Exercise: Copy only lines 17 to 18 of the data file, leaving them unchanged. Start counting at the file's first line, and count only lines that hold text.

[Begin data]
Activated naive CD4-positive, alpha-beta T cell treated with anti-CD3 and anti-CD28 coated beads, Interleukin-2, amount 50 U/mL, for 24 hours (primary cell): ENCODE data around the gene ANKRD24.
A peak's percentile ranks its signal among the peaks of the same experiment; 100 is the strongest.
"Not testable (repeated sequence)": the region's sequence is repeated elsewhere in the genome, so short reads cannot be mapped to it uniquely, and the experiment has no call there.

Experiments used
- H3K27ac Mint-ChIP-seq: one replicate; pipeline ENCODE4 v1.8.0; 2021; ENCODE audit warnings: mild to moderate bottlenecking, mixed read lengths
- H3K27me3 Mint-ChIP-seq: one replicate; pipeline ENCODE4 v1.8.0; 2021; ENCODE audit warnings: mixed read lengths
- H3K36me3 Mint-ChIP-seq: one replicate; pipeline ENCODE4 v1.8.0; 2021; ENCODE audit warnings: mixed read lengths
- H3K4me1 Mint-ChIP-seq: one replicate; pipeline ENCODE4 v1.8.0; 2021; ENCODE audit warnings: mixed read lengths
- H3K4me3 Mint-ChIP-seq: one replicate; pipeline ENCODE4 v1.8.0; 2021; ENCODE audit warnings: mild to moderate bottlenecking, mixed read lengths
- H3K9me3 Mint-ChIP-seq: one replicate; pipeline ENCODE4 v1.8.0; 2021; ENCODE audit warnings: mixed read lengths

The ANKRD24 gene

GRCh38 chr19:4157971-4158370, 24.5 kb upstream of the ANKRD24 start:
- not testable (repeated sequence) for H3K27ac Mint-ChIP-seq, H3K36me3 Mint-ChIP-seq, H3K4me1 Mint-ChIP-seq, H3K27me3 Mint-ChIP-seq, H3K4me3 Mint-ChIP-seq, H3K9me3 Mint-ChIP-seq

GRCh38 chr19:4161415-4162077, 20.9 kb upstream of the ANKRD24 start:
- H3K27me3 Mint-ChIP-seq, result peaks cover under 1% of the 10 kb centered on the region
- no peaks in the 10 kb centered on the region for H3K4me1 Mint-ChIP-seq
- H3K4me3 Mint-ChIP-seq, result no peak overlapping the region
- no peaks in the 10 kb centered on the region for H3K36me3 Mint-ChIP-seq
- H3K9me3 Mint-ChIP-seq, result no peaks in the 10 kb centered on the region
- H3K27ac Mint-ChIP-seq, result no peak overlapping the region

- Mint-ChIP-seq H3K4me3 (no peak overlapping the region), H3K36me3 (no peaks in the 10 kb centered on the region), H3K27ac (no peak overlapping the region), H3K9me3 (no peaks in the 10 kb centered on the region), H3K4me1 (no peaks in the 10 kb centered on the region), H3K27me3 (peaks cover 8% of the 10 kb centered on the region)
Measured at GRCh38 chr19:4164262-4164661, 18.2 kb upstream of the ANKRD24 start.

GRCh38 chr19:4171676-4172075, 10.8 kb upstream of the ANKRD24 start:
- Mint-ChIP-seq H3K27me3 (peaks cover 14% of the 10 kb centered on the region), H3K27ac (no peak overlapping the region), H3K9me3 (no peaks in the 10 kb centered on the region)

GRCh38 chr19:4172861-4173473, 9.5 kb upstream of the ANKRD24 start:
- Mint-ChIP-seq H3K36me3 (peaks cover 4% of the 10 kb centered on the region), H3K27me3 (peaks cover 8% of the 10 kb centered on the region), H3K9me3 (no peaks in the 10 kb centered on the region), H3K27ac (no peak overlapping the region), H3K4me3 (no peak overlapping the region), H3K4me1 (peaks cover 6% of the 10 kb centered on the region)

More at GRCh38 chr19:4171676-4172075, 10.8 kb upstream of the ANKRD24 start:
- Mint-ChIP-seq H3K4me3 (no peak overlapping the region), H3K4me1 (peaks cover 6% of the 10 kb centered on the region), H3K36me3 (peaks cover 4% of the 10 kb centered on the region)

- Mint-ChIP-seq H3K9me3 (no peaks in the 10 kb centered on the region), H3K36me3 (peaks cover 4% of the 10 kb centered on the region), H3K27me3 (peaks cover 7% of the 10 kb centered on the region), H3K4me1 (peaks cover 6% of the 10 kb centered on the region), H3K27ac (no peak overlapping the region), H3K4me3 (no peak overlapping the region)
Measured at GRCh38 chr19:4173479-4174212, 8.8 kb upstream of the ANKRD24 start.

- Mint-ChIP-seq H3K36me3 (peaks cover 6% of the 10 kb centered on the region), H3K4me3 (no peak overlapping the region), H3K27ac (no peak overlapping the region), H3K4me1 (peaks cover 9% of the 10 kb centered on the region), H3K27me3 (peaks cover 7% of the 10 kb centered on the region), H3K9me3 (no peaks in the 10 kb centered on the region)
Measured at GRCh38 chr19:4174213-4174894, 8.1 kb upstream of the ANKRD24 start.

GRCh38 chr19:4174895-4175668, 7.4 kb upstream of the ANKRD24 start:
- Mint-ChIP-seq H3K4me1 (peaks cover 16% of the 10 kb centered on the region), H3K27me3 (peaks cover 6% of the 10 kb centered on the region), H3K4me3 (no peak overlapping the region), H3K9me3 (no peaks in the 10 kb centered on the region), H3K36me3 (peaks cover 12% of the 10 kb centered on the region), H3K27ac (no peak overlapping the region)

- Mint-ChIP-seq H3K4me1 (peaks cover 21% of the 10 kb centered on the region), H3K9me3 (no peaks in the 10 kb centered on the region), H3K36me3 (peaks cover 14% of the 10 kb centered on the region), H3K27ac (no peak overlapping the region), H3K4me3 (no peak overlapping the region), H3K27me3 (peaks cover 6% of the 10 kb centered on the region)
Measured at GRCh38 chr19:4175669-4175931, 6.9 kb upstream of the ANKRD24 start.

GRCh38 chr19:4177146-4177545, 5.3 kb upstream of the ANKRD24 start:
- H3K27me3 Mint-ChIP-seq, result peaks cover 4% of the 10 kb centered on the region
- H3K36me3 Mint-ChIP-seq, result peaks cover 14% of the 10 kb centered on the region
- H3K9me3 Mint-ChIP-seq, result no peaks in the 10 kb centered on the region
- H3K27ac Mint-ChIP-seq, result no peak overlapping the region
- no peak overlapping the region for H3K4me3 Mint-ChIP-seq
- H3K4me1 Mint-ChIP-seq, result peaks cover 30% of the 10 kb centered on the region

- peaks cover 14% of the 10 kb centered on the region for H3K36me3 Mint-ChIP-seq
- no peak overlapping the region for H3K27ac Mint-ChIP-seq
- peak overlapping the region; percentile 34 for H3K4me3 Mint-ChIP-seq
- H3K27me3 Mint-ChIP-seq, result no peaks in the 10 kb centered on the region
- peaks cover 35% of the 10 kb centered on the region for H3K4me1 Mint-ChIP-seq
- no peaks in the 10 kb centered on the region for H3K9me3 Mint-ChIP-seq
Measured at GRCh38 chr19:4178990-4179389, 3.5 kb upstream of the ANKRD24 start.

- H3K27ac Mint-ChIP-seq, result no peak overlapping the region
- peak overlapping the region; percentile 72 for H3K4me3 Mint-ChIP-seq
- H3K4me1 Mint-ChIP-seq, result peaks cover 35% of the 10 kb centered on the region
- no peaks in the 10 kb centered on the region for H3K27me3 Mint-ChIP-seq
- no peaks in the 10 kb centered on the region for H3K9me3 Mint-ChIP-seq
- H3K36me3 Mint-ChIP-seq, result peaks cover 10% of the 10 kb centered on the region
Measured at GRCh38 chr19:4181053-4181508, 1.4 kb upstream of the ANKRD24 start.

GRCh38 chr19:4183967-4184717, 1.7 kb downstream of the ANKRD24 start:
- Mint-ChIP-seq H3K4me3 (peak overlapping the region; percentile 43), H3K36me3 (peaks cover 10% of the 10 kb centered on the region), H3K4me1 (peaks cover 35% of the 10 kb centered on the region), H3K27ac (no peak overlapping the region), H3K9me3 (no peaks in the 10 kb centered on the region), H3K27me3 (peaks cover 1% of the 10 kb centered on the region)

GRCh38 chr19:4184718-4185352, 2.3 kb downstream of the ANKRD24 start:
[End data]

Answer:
- H3K4me3 Mint-ChIP-seq, result no peak overlapping the region
- no peaks in the 10 kb centered on the region for H3K36me3 Mint-ChIP-seq